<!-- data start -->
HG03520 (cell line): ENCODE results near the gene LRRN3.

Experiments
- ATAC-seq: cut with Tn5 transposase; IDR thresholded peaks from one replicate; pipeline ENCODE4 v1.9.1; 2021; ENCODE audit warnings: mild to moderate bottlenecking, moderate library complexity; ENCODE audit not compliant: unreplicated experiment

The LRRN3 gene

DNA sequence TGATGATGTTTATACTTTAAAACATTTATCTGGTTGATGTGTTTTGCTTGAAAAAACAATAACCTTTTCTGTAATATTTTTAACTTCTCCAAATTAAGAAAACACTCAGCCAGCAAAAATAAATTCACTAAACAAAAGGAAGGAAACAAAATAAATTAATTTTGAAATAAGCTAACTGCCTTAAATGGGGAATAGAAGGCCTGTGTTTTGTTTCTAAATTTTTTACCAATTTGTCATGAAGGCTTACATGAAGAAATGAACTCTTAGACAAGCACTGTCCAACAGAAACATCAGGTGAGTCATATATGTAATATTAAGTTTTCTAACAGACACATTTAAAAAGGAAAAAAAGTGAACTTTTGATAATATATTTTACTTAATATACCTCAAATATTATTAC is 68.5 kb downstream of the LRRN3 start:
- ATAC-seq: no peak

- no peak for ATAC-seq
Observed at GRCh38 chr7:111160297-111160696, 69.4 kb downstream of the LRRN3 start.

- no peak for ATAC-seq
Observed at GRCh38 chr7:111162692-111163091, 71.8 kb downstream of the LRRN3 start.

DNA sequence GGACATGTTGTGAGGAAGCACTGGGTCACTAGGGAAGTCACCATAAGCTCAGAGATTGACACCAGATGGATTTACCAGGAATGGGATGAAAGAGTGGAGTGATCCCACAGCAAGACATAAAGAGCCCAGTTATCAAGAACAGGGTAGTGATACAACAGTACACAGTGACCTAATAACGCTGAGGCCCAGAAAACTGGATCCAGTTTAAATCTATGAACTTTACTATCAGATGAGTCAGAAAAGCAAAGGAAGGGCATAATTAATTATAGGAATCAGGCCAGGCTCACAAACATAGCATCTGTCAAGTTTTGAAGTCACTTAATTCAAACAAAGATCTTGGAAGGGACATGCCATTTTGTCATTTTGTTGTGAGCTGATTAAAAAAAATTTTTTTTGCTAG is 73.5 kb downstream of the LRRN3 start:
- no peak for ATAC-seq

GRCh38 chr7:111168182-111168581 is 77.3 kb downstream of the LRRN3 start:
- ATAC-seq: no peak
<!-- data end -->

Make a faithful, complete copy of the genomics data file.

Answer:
HG03520 (cell line): ENCODE results near the gene LRRN3.

Experiments
- ATAC-seq: cut with Tn5 transposase; IDR thresholded peaks from one replicate; pipeline ENCODE4 v1.9.1; 2021; ENCODE audit warnings: mild to moderate bottlenecking, moderate library complexity; ENCODE audit not compliant: unreplicated experiment

The LRRN3 gene

DNA sequence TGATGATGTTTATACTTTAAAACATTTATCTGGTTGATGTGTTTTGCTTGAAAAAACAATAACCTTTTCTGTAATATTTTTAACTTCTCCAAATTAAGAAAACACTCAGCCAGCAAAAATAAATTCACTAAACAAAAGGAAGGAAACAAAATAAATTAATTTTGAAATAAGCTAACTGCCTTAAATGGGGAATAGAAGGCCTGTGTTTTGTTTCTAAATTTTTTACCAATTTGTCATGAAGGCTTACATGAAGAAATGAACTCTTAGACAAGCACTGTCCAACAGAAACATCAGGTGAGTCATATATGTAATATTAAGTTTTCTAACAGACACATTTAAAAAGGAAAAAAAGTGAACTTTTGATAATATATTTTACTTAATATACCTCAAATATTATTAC is 68.5 kb downstream of the LRRN3 start:
- ATAC-seq: no peak

- no peak for ATAC-seq
Observed at GRCh38 chr7:111160297-111160696, 69.4 kb downstream of the LRRN3 start.

- no peak for ATAC-seq
Observed at GRCh38 chr7:111162692-111163091, 71.8 kb downstream of the LRRN3 start.

DNA sequence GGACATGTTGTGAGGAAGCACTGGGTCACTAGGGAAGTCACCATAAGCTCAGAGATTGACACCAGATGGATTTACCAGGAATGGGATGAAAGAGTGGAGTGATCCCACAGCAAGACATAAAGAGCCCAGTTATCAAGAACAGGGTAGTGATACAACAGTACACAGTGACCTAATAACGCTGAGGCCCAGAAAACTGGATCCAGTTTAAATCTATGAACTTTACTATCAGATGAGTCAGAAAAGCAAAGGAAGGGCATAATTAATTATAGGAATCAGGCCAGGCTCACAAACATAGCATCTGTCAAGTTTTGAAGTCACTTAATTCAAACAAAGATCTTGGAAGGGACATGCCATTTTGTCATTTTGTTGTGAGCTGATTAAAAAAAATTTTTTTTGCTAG is 73.5 kb downstream of the LRRN3 start:
- no peak for ATAC-seq

GRCh38 chr7:111168182-111168581 is 77.3 kb downstream of the LRRN3 start:
- ATAC-seq: no peak